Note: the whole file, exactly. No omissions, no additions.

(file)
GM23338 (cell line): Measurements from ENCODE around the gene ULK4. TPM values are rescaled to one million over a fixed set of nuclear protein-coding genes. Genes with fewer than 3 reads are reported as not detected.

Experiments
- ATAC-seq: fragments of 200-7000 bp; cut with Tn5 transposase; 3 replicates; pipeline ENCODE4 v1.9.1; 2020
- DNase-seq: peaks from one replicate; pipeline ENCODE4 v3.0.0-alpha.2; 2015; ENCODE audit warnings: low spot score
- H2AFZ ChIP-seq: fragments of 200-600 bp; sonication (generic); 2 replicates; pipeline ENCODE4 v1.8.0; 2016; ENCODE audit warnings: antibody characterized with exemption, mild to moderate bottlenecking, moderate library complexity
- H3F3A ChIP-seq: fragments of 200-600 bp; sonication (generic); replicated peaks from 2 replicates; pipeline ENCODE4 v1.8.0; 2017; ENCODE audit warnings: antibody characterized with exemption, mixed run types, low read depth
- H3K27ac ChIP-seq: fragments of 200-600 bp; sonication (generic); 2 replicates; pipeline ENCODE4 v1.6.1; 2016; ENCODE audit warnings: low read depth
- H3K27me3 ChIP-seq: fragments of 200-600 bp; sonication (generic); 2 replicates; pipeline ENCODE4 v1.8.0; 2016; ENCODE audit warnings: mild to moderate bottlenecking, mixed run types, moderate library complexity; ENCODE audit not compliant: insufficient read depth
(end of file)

GM23338 (cell line): Measurements from ENCODE around the gene ULK4. TPM values are rescaled to one million over a fixed set of nuclear protein-coding genes. Genes with fewer than 3 reads are reported as not detected.

Experiments
- ATAC-seq: fragments of 200-7000 bp; cut with Tn5 transposase; 3 replicates; pipeline ENCODE4 v1.9.1; 2020
- DNase-seq: peaks from one replicate; pipeline ENCODE4 v3.0.0-alpha.2; 2015; ENCODE audit warnings: low spot score
- H2AFZ ChIP-seq: fragments of 200-600 bp; sonication (generic); 2 replicates; pipeline ENCODE4 v1.8.0; 2016; ENCODE audit warnings: antibody characterized with exemption, mild to moderate bottlenecking, moderate library complexity
- H3F3A ChIP-seq: fragments of 200-600 bp; sonication (generic); replicated peaks from 2 replicates; pipeline ENCODE4 v1.8.0; 2017; ENCODE audit warnings: antibody characterized with exemption, mixed run types, low read depth
- H3K27ac ChIP-seq: fragments of 200-600 bp; sonication (generic); 2 replicates; pipeline ENCODE4 v1.6.1; 2016; ENCODE audit warnings: low read depth
- H3K27me3 ChIP-seq: fragments of 200-600 bp; sonication (generic); 2 replicates; pipeline ENCODE4 v1.8.0; 2016; ENCODE audit warnings: mild to moderate bottlenecking, mixed run types, moderate library complexity; ENCODE audit not compliant: insufficient read depth